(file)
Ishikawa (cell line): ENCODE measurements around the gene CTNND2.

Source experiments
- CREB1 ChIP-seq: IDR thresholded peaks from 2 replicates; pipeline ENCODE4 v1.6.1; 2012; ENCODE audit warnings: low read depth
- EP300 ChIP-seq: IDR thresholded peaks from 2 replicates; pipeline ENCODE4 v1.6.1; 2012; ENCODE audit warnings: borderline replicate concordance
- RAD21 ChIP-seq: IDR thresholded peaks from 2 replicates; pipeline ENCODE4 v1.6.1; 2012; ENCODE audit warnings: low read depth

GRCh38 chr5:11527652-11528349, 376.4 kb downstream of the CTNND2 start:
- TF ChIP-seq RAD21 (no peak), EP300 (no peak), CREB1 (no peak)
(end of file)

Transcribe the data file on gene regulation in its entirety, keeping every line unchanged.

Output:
Ishikawa (cell line): ENCODE measurements around the gene CTNND2.

Source experiments
- CREB1 ChIP-seq: IDR thresholded peaks from 2 replicates; pipeline ENCODE4 v1.6.1; 2012; ENCODE audit warnings: low read depth
- EP300 ChIP-seq: IDR thresholded peaks from 2 replicates; pipeline ENCODE4 v1.6.1; 2012; ENCODE audit warnings: borderline replicate concordance
- RAD21 ChIP-seq: IDR thresholded peaks from 2 replicates; pipeline ENCODE4 v1.6.1; 2012; ENCODE audit warnings: low read depth

GRCh38 chr5:11527652-11528349, 376.4 kb downstream of the CTNND2 start:
- TF ChIP-seq RAD21 (no peak), EP300 (no peak), CREB1 (no peak)